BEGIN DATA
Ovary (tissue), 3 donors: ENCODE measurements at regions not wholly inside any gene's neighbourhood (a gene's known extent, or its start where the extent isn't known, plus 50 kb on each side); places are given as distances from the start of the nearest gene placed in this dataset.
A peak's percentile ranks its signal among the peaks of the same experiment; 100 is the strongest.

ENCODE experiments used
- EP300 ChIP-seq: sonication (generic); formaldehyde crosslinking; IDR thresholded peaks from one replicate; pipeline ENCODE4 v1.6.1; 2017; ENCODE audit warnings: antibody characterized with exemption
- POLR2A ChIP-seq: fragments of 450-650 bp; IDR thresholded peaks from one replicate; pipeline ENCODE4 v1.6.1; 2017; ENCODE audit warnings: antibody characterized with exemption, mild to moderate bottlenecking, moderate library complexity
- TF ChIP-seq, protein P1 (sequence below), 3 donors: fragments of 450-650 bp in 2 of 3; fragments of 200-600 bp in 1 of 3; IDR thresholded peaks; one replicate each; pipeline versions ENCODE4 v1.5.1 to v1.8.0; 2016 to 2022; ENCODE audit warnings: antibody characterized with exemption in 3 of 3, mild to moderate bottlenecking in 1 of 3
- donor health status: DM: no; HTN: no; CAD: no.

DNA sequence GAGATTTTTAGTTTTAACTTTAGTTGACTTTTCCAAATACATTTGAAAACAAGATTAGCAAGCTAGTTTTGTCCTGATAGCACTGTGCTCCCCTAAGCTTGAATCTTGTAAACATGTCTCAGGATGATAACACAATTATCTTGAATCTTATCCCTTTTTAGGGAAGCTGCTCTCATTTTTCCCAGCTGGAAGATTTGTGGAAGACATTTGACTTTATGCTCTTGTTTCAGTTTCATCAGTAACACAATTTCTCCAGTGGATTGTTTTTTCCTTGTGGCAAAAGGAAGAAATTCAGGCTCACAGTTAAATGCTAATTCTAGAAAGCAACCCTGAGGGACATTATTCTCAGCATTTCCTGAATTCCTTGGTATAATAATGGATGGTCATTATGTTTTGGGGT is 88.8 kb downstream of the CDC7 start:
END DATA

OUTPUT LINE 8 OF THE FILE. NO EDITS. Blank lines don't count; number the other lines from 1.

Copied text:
DNA sequence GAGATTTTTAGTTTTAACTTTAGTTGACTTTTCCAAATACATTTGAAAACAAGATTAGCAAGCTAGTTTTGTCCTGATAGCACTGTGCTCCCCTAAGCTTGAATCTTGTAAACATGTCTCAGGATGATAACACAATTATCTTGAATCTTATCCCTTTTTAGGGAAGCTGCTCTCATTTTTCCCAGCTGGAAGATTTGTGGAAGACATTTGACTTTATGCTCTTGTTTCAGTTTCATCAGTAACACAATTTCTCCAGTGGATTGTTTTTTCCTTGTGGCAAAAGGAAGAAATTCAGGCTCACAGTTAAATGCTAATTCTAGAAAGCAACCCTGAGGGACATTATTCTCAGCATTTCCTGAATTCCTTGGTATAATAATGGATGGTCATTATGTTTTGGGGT is 88.8 kb downstream of the CDC7 start: